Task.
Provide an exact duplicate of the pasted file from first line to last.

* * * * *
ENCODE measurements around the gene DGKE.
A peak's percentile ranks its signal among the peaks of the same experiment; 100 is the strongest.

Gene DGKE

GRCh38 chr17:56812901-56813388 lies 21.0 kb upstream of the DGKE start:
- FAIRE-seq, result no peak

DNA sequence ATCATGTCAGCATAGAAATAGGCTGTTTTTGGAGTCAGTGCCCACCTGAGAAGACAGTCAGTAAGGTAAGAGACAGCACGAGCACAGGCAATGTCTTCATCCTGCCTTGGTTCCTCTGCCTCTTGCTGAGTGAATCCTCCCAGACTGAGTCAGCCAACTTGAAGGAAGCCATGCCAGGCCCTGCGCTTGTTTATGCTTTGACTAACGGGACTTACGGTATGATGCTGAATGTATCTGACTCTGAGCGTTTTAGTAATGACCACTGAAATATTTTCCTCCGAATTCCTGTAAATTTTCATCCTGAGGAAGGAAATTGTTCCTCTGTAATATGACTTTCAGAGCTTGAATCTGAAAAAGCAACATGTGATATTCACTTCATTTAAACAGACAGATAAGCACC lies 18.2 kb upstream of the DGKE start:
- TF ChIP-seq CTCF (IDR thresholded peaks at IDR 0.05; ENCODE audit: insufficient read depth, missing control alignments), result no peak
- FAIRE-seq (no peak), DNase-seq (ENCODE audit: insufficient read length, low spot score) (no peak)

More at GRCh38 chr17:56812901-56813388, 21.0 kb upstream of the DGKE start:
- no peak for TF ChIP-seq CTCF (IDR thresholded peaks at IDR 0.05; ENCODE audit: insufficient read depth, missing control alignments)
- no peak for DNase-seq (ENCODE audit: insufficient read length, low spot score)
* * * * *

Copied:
ENCODE measurements around the gene DGKE.
A peak's percentile ranks its signal among the peaks of the same experiment; 100 is the strongest.

Gene DGKE

GRCh38 chr17:56812901-56813388 lies 21.0 kb upstream of the DGKE start:
- FAIRE-seq, result no peak

DNA sequence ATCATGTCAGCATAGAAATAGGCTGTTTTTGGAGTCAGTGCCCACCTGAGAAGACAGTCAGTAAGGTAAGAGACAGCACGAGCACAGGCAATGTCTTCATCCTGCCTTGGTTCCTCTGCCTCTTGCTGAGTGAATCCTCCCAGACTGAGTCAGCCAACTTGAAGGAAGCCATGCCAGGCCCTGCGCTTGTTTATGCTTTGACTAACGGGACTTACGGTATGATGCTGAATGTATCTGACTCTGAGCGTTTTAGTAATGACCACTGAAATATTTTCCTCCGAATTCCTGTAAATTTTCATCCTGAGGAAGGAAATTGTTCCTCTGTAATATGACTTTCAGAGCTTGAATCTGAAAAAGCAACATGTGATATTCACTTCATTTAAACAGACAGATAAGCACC lies 18.2 kb upstream of the DGKE start:
- TF ChIP-seq CTCF (IDR thresholded peaks at IDR 0.05; ENCODE audit: insufficient read depth, missing control alignments), result no peak
- FAIRE-seq (no peak), DNase-seq (ENCODE audit: insufficient read length, low spot score) (no peak)

More at GRCh38 chr17:56812901-56813388, 21.0 kb upstream of the DGKE start:
- no peak for TF ChIP-seq CTCF (IDR thresholded peaks at IDR 0.05; ENCODE audit: insufficient read depth, missing control alignments)
- no peak for DNase-seq (ENCODE audit: insufficient read length, low spot score)